"Annie Knows Best" has a nice ring. You can use it free of charge. : )

                          Comment


                          • #14
                            Just so you know, you are not alone, I too had to dismiss my college roommate who was handlIng my investments and charging AUM. It was very difficult but it had to be done. I would recommend sooner rather than later, because the longer you allow it to continue, you risk resenting your friend, and the relationship may be compromised. That was my experience. I never should have entered into the arrangement in the first place, but I wasn’t yet confident or educated enough to do otherwise. Good luck, you can do this!
                            My Youtube channel: https://www.youtube.com/channel/UCFF...MwBiAAKd5N8qPg

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                            • #15
                              Originally posted by Jstephens View Post
                              Thank you for the advice and encouragement. I appreciate it. It has affirmed what I have been thinking for awhile. Next question- the current account is invested at schwab which is my account and I have access to it. Should I just block their involvement there and continue at schwab? I suspect for simplicity sake I will convert the investments to a 3 fund portfolio or something similar with their schwab index funds. I believe I would even have the option of acquiring vanguard ETFs through schwab. From the forum, it seems there are at least 150 portfolios better than mine currently. OR should I open a vanguard account and transfer the money there. Vanguard seems to get quite a bit of buzz on the forum. Rightfully so from what I can tell. I just wasn't sure if it would be worth the switch at this point? I read a previous post similar to this concerning staying at schwab versus opening a vanguard account.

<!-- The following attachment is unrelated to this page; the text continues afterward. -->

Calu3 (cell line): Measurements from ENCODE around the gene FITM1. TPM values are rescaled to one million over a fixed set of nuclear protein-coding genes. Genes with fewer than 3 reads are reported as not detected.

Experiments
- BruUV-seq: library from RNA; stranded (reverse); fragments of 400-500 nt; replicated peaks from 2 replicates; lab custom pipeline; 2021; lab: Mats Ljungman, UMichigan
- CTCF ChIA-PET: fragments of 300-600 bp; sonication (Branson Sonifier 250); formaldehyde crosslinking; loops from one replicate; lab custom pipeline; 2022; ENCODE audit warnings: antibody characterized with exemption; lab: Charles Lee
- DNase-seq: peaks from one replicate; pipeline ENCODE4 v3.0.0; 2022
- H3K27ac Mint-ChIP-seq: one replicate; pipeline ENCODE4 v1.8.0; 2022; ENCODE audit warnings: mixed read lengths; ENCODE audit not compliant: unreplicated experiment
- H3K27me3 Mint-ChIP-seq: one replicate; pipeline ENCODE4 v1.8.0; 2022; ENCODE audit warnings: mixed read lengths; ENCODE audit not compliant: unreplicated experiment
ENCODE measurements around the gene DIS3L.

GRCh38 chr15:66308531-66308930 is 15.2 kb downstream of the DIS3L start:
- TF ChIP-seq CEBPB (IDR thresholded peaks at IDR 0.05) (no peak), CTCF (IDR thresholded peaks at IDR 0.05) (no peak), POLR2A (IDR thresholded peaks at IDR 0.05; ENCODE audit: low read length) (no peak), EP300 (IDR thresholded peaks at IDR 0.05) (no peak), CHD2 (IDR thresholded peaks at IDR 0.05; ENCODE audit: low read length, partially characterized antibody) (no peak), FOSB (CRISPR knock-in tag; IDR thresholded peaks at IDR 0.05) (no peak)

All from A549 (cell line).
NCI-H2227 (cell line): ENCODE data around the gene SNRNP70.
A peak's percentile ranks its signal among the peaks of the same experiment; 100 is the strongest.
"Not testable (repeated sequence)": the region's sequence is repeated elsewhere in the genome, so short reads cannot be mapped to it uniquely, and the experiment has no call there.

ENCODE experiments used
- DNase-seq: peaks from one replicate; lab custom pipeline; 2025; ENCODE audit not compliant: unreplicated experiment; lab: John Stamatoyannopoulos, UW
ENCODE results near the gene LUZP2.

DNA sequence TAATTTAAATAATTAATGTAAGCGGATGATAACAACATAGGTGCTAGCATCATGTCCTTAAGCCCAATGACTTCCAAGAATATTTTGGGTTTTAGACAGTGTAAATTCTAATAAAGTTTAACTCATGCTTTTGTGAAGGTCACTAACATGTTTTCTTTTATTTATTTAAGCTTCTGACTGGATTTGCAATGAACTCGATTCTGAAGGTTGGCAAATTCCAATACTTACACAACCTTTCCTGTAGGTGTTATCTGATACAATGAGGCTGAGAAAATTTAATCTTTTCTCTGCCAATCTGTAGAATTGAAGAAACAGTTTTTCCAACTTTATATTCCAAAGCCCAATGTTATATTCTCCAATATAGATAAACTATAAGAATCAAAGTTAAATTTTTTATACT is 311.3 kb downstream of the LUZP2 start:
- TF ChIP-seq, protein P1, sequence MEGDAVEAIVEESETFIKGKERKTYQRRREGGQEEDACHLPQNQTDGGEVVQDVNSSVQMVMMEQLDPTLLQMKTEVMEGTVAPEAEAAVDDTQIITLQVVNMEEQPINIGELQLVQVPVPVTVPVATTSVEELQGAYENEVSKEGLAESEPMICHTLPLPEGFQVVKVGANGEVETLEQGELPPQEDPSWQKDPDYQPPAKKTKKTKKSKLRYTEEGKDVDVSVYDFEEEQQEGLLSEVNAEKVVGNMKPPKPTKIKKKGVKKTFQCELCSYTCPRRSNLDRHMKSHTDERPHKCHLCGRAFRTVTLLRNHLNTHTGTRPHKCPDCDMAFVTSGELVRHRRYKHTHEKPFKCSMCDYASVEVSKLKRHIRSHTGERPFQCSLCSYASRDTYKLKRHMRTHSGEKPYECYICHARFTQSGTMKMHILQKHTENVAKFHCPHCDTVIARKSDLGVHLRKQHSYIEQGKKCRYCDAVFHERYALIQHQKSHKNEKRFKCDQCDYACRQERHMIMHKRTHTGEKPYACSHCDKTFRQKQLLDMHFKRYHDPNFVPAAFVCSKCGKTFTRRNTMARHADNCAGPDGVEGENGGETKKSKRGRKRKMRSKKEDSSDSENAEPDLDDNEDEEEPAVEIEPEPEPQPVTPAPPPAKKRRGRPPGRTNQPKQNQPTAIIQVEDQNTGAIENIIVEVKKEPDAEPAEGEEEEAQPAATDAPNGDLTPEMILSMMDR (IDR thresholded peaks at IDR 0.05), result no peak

The best big three with low expense index funds are Vanguard, Fidelity, and Schwab. In fact if you are doing the three fund portfolio the expense ratios at Schwab I think are lower than Vanguard. So if you are already with Schwab I would stay at Schwab and purchase their mutual funds. I would imagine if you buy VG funds at Schwab there will be a fee. no need to switch or even buy VG funds in your schwab account

                              Comment